I was called brave today. This isn’t the first time I’ve been called that. Friends have said it and today, the doctor I saw called me that. I don’t see myself as brave for standing up and speaking out about my past. The sexual assaults I never reported to the police. I feared they wouldn’t believe me, so I just went to therapy.
Eventually, I told my dad about it. I didn’t tell my mother because she was the one whose idea of a “birds and the bees” talk was buying me a book that looked like it was meant for a 6 year old, not a 12 year old who had just started her period. No words, just the book and a box of pads. This coming from a woman who hit menopause not long after I was born. But that’s how it was.
My dad, though… he was my ear. He heard me. Even before I told him about what my ex did, he knew something was wrong. When I broke up with the bastard, he harassed me at home, on the phone, on campus (college). I clearly remember one time he came to the house and I was stuck. The old house was structured and remodeled in such a way that my bedroom windows (with curtains open that day) were right next to the front door. I couldn’t go hide elsewhere in the house because there was a doorway just past the front door and I didn’t have enough time to go anywhere and hide. I could only plaster myself against the wall between my bedroom door and that doorway and try not to make any noise. My dad refused to let him inside. What was likely no more than a few minutes felt like an eternity. Moving wasn’t an option until the door was closed and we heard his motorcycle start up and leave.
While we both technically moved on, he discovered he could still hold some power over me via the internet. While I have no interest in going into all the details here, it still hasn’t stopped completely. Not in the 22 years since I broke up with the bastard.
In the last few years, I’ve felt a change. I know I have gone from living in fear to being resilient. And yet… things happen that still, even a few weeks ago, trigger memories. The kind of memories one doesn’t want to remember. Ones triggered by touch, by some behaviors, but not always others.
I am not the same person I was 22 years ago. I was not brave then. I hid. I ran. I avoided. I lived in fear of looking over my shoulder. I realized, after writing a character who was looking over her own shoulder in fear over something else, I had that same situation. I knew of it all those years, but never truly acknowledged it.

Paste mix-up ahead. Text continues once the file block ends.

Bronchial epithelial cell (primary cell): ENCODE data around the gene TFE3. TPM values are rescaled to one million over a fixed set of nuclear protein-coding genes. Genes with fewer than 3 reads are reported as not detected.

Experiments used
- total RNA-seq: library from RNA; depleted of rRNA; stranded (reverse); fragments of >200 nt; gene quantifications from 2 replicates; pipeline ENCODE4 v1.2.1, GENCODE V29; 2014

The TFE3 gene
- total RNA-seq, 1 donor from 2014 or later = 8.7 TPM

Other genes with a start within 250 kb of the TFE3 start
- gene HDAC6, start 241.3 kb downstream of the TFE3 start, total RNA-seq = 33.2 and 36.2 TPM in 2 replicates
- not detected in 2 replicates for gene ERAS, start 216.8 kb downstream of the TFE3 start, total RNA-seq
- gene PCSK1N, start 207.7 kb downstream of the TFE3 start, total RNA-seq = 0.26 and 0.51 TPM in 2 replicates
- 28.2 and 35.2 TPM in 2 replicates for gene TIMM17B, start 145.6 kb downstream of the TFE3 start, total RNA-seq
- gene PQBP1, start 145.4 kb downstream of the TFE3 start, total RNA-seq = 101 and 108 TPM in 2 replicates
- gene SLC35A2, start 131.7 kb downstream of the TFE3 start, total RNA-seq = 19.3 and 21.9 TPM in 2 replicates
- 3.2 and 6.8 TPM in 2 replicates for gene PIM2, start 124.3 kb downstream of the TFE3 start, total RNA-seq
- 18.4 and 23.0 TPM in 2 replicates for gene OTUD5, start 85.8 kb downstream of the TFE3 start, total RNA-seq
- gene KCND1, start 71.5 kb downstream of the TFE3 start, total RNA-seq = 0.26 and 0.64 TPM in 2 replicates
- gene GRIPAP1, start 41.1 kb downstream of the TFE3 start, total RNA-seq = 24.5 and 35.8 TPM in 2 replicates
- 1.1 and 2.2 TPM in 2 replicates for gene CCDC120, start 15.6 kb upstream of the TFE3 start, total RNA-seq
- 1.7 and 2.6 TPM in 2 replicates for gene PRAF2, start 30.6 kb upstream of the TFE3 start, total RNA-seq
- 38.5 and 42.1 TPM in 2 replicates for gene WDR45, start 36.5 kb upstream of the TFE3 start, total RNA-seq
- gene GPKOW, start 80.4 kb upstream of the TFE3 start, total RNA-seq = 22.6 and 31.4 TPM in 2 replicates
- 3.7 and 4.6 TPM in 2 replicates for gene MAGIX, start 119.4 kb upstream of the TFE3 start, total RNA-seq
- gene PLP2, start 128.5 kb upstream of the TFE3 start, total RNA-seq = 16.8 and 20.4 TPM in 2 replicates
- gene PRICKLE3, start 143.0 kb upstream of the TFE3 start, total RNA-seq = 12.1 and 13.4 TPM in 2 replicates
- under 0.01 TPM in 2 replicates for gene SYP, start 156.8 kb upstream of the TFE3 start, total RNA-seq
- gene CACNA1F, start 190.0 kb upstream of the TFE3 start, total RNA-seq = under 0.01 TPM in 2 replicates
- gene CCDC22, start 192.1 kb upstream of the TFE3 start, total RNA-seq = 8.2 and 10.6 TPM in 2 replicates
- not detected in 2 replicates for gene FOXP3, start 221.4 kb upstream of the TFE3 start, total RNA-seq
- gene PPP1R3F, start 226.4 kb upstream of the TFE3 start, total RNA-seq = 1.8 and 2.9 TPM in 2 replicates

This is why I’ve been so adamant on here and on FB about running and living in fear of certain political insanity going on. Am I gravely concerned over what will happen in this country? Hell yeah. Am I running? If I successfully make it to Europe next year, it’s really only partly running. It’s my choice to go for school, and was something I wanted long before the election happened. I will still retain my citizenship and right to vote. Here’s the thing: we can’t remain silent like I did. I know that hell. I know what it feels like to live in fear. I refuse to go back to that. I refuse to let my friends fall into that.
Today I was called brave. I don’t see a brave person when I look in the mirror. I see a woman who has had the past 22 years of her life in a sort of stasis. I see a woman who is still unsure of how to handle being in society. I see the pain. I now see PTSD. Something I had not seen until recent events. I was getting to where I thought I could loosen my boundaries. Then the recent incident happened and the walls grew again. Walls that were slowly lowering are now taller than I could imagine. My trust in someone is broken. That moment sent me into a shut-down mode. Something survivors do. We try to block things out… but those things cut deeper the longer we try to block them out. I thought I had been managing it well, but not as well as I hoped.
I am doing what I can to keep going right now. It isn’t enough, but all I can do is try. So I lay my soul out to show others. I am imperfect. I am human. But I am not afraid. I just need help to keep my home, my sanctuary, my belongings, safe as I heal and keep working on moving forward.